Although previous research seems to indicate that such an application will have some impact on energy consumption, it will be interesting to gather actual user data and to study cross-cultural differences in the results of user testing as well.
Our long-term objective for the Green Machine is to create a functional working prototype so that we can test whether it actually makes people reduce their energy consumption in the long run, under real use conditions. If our theories are proven to be correct, this could have significant implications on the use of Smart Grid software, which is slated for a significant expansion over the next few years within the United States. UX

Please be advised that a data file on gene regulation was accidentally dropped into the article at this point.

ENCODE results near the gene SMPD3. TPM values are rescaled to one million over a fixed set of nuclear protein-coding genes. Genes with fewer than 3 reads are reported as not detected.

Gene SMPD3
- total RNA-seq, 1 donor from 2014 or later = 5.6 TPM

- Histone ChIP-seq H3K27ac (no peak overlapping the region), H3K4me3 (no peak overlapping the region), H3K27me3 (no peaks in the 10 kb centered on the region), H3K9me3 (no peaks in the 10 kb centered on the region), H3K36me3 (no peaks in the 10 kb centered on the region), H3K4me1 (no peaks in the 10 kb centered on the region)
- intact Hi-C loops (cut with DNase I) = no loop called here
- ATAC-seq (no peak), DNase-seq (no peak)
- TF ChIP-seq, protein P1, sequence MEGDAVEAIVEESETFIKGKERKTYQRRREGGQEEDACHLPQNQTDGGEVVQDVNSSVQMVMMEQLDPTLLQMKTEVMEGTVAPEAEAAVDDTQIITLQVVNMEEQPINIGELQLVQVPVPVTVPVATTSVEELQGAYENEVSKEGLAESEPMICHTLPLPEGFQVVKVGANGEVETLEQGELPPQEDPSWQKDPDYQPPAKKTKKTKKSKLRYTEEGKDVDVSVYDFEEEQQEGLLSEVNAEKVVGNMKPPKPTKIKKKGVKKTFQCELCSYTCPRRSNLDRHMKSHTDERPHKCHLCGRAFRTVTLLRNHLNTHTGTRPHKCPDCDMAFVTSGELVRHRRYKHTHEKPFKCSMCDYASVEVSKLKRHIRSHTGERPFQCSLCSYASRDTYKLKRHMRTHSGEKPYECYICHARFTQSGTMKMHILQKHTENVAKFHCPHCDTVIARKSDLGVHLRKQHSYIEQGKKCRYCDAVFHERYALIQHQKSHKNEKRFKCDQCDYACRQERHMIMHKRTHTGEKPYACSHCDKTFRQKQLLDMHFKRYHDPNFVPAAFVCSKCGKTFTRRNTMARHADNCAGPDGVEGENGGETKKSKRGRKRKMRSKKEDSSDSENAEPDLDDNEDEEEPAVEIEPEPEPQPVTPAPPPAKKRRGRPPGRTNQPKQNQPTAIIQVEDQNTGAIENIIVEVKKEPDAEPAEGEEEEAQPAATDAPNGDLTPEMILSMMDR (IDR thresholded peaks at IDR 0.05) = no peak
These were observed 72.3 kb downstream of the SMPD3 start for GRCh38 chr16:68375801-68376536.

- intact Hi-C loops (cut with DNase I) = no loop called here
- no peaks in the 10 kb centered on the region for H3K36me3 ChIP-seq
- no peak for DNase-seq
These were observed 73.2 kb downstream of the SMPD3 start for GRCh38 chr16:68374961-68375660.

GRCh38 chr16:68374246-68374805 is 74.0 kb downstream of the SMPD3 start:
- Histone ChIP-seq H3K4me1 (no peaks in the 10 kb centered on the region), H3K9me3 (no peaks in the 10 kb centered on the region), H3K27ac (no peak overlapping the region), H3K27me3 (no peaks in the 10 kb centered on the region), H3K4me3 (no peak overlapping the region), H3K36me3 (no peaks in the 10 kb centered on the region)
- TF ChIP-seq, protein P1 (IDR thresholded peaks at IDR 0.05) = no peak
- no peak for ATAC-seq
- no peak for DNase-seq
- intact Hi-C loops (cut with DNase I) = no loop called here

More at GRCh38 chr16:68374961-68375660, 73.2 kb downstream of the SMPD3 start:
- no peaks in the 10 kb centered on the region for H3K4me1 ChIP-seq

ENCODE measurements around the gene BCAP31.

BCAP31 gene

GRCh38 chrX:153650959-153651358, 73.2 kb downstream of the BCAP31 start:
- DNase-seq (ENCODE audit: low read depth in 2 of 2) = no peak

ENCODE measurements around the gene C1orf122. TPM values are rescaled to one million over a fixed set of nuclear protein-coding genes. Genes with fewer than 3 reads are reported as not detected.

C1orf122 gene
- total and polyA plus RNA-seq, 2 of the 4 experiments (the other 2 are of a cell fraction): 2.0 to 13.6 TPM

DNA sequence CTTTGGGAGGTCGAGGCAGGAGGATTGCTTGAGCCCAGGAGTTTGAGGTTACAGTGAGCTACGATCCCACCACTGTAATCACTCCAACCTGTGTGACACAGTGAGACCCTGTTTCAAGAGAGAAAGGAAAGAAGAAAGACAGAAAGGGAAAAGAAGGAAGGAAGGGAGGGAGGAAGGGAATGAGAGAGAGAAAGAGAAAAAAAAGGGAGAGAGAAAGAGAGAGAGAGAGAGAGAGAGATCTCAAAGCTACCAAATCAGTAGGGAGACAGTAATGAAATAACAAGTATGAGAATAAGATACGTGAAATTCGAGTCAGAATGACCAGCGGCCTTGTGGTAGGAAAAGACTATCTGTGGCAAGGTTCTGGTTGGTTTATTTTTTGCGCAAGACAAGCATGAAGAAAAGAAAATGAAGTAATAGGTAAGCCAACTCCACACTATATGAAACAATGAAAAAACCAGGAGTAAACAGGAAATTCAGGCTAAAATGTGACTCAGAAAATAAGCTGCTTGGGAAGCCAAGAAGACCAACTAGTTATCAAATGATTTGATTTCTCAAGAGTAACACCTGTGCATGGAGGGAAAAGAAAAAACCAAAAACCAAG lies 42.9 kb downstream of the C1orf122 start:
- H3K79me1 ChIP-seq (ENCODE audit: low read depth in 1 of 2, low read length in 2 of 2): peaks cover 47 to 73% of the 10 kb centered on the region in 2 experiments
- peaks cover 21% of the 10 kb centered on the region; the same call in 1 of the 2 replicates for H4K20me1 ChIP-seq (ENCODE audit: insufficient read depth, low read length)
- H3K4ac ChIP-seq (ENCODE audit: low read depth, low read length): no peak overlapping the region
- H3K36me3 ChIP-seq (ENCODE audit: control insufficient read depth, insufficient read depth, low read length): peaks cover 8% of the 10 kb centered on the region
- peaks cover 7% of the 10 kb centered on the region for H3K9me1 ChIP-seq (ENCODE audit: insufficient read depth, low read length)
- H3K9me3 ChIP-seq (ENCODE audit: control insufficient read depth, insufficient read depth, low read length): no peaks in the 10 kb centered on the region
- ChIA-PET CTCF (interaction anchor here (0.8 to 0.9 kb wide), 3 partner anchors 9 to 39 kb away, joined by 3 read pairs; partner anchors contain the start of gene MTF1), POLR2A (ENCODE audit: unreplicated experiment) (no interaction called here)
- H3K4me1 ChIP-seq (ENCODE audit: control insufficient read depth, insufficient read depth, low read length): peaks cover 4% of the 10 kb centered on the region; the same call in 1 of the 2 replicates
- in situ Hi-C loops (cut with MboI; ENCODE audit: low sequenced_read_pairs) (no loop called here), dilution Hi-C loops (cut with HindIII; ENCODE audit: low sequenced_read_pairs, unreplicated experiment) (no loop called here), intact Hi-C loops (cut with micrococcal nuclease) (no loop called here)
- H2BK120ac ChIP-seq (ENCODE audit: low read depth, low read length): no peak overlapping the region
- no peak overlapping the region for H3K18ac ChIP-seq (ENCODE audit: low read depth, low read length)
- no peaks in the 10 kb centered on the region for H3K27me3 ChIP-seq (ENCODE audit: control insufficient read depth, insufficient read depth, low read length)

Jeremie Jean has worked as an analyst/designer for Aaron Marcus and Associates, Inc., where this work was essentially completed. He has experience in usability analysis, interaction design, and user testing. He is a French graduate student from a Master’s program for cognitive psychology applied to user interface design and evaluation at the University of Toulouse, France.
Aaron Marcus is president of Aaron Marcus and Associates, Inc., editor-in-chief of User Experience magazine, a Fellow of the American Institute of Graphic Arts, and a member of the CHI Academy. He is the author of six books and more than 250 publications. His firm has been involved with all stages of user experience development for twenty-seven years.
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This article was originally printed in User Experience Magazine, Volume 8, Issue 4, 2009.